How to have maximum influence on politicians


Many people feel they have no say at all in what the government decides to do. Government policy seems to be hammered out in a world of its own among party leaders, a few influential MPs, and a select group of privileged and well-connected individuals who know how to pull strings in high places.


Often, in fact, our ‘democratic’ system seems to work like this: Top-Down Politics


In the most extreme form of this style of politics, the Prime Minister tells the Cabinet what to do, the PM and the Cabinet tell Parliament what to do, and these three august bodies tell you and me what to do. Meanwhile, a few influential people have the privileged position of being able to put some pressure on the PM and cabinet ministers. These are usually powerful business leaders, the heads of some of the larger NGOs, and perhaps a few religious or community leaders.


Ordinary people have virtually no power or influence at all.


But this isn’t how our democratic system is meant to function. In point of fact, ordinary voters like you and me have all the power. The voters hire and fire the politicians when we cast our votes. But we have even more power than that, because MPs and their party bosses know full well that they can only stay in power if they keep in favour with their voters. So, not only do we hire and fire them, we can also instruct them on matters of policy and parliamentary voting at all times in the electoral cycle.


This is how the system really looks: People-led Politics


The thing an MP most needs assurance of is that his or her majority is safe. They listen very carefully to the signals from their electorates. They don’t just want to know what you think and what you feel; they want to know what you feel strongly enough about to let it influence your vote.


Take, for example, the Climate Change issue. The Labour government has begun to make significant moves toward setting up a framework to reduce the UK’s greenhouse emissions by 60 percent by the year 2050. This is a positive move, but it has two main weaknesses: 1. 60 percent reductions by 2050 don’t go far enough, and 2. The government has also committed itself to policies that will impede the reductions – e.g. widening of motorways and a massive expansion in air traffic.


Left to itself and its privileged lobbyists, the government might never meet its greenhouse gas reduction obligations. So, what do we have to do? We have to train people everywhere to instruct their politicians to legislate for a strong and scientifically sound greenhouse gas reduction regime.


We must not just ask politicians what their views are on the subject, but tell them what our views are – and because our views are worked out (carefully and openly) in the light of the best climate change science, we must make it clear to them that the climate’s needs are non-negotiable. And we must tell them that when the next election cycle comes around, our vote can only go to a candidate whose party is unequivocally committed to legislation that goes at least this far towards cutting greenhouse gases.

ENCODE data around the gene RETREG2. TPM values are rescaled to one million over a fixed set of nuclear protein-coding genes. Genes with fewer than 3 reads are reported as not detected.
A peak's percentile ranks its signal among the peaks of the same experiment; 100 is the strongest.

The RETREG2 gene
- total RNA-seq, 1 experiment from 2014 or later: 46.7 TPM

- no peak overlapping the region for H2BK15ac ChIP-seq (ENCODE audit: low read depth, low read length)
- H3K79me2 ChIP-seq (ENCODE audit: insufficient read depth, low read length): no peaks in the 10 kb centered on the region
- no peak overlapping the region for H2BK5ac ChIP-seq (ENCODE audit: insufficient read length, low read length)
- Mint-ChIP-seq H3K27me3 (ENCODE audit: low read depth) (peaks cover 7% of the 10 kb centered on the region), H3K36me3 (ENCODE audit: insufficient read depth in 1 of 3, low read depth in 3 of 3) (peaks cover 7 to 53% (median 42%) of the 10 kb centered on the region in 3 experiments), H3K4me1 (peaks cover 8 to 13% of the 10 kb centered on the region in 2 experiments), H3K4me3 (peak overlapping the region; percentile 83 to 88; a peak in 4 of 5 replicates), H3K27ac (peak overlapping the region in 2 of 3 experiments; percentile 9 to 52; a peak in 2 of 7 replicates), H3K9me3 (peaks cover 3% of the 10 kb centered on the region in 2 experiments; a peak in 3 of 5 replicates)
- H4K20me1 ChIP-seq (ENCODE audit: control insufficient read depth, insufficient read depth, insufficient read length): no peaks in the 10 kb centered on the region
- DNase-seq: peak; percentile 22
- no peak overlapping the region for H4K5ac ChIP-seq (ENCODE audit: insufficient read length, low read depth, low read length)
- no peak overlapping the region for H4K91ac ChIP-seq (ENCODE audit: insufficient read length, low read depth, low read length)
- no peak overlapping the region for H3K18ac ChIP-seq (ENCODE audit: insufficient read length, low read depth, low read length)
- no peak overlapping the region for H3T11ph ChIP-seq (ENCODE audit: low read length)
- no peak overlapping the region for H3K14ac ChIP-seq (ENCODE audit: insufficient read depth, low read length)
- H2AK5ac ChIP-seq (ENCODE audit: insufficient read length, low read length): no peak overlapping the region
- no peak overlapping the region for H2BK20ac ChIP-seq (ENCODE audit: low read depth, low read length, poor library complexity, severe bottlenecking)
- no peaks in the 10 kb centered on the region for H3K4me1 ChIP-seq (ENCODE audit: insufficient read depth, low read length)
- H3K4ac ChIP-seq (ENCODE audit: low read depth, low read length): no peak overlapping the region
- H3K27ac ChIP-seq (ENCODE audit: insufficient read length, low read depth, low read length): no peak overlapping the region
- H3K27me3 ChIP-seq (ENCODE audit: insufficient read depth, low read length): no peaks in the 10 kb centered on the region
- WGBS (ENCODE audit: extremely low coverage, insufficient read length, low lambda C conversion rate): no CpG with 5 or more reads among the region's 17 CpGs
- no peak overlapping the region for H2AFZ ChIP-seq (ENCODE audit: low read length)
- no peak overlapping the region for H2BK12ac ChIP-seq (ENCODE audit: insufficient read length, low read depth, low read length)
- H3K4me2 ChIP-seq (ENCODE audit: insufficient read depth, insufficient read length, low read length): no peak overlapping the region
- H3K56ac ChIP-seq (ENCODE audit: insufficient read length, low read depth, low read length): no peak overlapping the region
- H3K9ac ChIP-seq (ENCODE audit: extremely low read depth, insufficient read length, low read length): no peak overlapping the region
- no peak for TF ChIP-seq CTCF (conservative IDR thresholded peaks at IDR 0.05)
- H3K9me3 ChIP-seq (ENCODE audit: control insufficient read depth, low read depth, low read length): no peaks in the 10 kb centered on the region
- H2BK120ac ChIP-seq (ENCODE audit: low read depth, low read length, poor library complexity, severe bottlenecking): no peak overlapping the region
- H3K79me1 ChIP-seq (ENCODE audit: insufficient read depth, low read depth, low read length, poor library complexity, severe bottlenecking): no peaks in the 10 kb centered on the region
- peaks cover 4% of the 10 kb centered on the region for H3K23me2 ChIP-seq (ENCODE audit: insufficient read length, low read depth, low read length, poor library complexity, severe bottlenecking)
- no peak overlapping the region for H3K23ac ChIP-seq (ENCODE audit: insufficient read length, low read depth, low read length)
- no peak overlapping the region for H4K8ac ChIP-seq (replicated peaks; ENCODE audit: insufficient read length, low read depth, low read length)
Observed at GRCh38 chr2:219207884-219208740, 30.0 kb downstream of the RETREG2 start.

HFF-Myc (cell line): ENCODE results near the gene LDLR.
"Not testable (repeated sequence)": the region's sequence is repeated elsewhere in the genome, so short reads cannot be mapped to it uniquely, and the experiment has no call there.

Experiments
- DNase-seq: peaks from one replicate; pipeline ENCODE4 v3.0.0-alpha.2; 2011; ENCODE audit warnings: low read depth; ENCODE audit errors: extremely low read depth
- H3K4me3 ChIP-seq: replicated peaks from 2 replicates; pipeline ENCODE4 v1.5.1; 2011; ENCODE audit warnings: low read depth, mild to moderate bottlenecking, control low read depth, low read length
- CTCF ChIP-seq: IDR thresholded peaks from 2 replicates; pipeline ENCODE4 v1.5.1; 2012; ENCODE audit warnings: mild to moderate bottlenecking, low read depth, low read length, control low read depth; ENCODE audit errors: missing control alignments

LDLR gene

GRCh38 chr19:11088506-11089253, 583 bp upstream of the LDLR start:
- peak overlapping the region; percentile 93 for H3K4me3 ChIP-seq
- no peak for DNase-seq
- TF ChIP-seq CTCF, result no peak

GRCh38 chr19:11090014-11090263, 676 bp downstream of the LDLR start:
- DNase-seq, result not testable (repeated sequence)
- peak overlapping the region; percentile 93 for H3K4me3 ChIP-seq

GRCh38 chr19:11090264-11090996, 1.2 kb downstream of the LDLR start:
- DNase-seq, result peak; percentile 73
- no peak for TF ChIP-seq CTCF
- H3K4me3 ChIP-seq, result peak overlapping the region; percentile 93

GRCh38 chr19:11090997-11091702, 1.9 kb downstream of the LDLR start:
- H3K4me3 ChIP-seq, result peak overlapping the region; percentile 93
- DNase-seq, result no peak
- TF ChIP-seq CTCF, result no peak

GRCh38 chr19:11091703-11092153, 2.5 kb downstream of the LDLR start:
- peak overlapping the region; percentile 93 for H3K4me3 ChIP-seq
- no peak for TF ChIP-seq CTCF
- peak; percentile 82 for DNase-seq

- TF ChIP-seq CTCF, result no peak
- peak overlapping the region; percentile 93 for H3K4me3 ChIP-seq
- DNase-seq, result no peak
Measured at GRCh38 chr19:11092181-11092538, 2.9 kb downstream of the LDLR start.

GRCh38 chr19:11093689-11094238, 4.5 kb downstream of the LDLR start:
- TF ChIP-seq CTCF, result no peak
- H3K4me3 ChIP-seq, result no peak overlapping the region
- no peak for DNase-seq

We need to train people everywhere to talk to their politicians like this.


Marginal seats

In the UK there’s a strange anomaly in the voting system. Most electorates stay with the same party from election to election. They’re either safe Labour, safe Conservative, safe Lib-Dem, safe SNP or safe DUP. Politicians in those electorates aren’t particularly worried about an issue like this. Their constituency will most likely vote them back into power no matter what.


But there’s another group of electorates, known as the ‘marginals.’ These are the districts with a more finely balanced distribution of voters. Some are currently held by Labour, but with a small swing they could go Conservative. Some are Lib-Dem, but with a small swing they could go Labour – and so on. In these seats the MPs really have to be on their toes. Your impact on your MP in these seats can be huge, compared to that of people in a safe seat.


The party bosses are always worried about the marginals – they even talk about the ‘super-marginals’, those 50 or 60 seats that are balanced on a knife-edge and that could easily decide who wins the next election. They know full well that the party that wins an election is the party that wins the super-marginals and the marginals. They listen very carefully to what voters in these seats have to say.


So we need to focus our resources quite deliberately in key marginal seats. Certainly we should keep reaching out to people everywhere, train and encourage voters in every seat to tell their politicians what they want, but we will maximise our resources if we do this in a much more concentrated way in the marginals.


You can use this website to find out which seats near you are marginal, and between which parties.


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